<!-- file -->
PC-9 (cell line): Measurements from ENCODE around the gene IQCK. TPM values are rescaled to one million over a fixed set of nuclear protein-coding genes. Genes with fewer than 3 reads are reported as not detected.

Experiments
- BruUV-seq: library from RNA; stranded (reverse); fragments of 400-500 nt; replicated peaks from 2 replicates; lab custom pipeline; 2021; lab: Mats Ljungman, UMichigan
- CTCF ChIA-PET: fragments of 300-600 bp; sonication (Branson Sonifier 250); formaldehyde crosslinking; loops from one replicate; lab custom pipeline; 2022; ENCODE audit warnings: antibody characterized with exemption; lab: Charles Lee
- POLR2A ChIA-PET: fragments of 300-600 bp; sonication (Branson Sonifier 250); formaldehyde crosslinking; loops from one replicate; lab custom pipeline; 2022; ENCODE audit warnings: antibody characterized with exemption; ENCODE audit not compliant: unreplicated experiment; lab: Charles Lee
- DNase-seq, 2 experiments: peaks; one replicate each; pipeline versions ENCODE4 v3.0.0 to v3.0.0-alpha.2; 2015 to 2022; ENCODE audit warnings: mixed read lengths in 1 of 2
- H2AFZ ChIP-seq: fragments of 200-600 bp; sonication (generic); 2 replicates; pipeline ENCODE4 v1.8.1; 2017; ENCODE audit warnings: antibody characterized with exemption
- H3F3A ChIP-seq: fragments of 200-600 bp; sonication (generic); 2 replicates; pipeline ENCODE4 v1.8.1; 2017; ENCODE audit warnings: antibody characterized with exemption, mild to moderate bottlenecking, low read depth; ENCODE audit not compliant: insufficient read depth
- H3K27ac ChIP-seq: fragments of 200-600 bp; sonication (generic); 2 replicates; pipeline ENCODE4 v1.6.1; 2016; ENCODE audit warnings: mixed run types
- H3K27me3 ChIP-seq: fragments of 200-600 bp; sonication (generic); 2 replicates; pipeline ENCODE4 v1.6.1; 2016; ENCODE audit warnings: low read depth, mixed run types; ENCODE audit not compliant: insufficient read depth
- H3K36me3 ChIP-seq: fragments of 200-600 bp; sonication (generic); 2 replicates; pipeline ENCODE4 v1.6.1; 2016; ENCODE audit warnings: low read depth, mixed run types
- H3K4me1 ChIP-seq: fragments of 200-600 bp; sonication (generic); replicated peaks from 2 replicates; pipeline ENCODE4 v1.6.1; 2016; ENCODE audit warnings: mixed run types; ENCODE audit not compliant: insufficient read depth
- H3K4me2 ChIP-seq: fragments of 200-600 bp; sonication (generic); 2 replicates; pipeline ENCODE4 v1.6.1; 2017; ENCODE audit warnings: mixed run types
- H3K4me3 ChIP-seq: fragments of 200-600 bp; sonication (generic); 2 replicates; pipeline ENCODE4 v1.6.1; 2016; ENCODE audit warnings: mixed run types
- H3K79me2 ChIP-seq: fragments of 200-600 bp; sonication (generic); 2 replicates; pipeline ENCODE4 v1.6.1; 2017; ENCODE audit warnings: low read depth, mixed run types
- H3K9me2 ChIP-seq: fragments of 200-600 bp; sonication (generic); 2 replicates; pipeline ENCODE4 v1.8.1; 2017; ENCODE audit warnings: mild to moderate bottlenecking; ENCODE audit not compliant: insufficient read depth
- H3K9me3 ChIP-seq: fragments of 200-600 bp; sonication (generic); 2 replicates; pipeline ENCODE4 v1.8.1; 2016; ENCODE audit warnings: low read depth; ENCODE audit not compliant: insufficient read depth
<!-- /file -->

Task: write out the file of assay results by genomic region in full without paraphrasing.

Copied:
PC-9 (cell line): Measurements from ENCODE around the gene IQCK. TPM values are rescaled to one million over a fixed set of nuclear protein-coding genes. Genes with fewer than 3 reads are reported as not detected.

Experiments
- BruUV-seq: library from RNA; stranded (reverse); fragments of 400-500 nt; replicated peaks from 2 replicates; lab custom pipeline; 2021; lab: Mats Ljungman, UMichigan
- CTCF ChIA-PET: fragments of 300-600 bp; sonication (Branson Sonifier 250); formaldehyde crosslinking; loops from one replicate; lab custom pipeline; 2022; ENCODE audit warnings: antibody characterized with exemption; lab: Charles Lee
- POLR2A ChIA-PET: fragments of 300-600 bp; sonication (Branson Sonifier 250); formaldehyde crosslinking; loops from one replicate; lab custom pipeline; 2022; ENCODE audit warnings: antibody characterized with exemption; ENCODE audit not compliant: unreplicated experiment; lab: Charles Lee
- DNase-seq, 2 experiments: peaks; one replicate each; pipeline versions ENCODE4 v3.0.0 to v3.0.0-alpha.2; 2015 to 2022; ENCODE audit warnings: mixed read lengths in 1 of 2
- H2AFZ ChIP-seq: fragments of 200-600 bp; sonication (generic); 2 replicates; pipeline ENCODE4 v1.8.1; 2017; ENCODE audit warnings: antibody characterized with exemption
- H3F3A ChIP-seq: fragments of 200-600 bp; sonication (generic); 2 replicates; pipeline ENCODE4 v1.8.1; 2017; ENCODE audit warnings: antibody characterized with exemption, mild to moderate bottlenecking, low read depth; ENCODE audit not compliant: insufficient read depth
- H3K27ac ChIP-seq: fragments of 200-600 bp; sonication (generic); 2 replicates; pipeline ENCODE4 v1.6.1; 2016; ENCODE audit warnings: mixed run types
- H3K27me3 ChIP-seq: fragments of 200-600 bp; sonication (generic); 2 replicates; pipeline ENCODE4 v1.6.1; 2016; ENCODE audit warnings: low read depth, mixed run types; ENCODE audit not compliant: insufficient read depth
- H3K36me3 ChIP-seq: fragments of 200-600 bp; sonication (generic); 2 replicates; pipeline ENCODE4 v1.6.1; 2016; ENCODE audit warnings: low read depth, mixed run types
- H3K4me1 ChIP-seq: fragments of 200-600 bp; sonication (generic); replicated peaks from 2 replicates; pipeline ENCODE4 v1.6.1; 2016; ENCODE audit warnings: mixed run types; ENCODE audit not compliant: insufficient read depth
- H3K4me2 ChIP-seq: fragments of 200-600 bp; sonication (generic); 2 replicates; pipeline ENCODE4 v1.6.1; 2017; ENCODE audit warnings: mixed run types
- H3K4me3 ChIP-seq: fragments of 200-600 bp; sonication (generic); 2 replicates; pipeline ENCODE4 v1.6.1; 2016; ENCODE audit warnings: mixed run types
- H3K79me2 ChIP-seq: fragments of 200-600 bp; sonication (generic); 2 replicates; pipeline ENCODE4 v1.6.1; 2017; ENCODE audit warnings: low read depth, mixed run types
- H3K9me2 ChIP-seq: fragments of 200-600 bp; sonication (generic); 2 replicates; pipeline ENCODE4 v1.8.1; 2017; ENCODE audit warnings: mild to moderate bottlenecking; ENCODE audit not compliant: insufficient read depth
- H3K9me3 ChIP-seq: fragments of 200-600 bp; sonication (generic); 2 replicates; pipeline ENCODE4 v1.8.1; 2016; ENCODE audit warnings: low read depth; ENCODE audit not compliant: insufficient read depth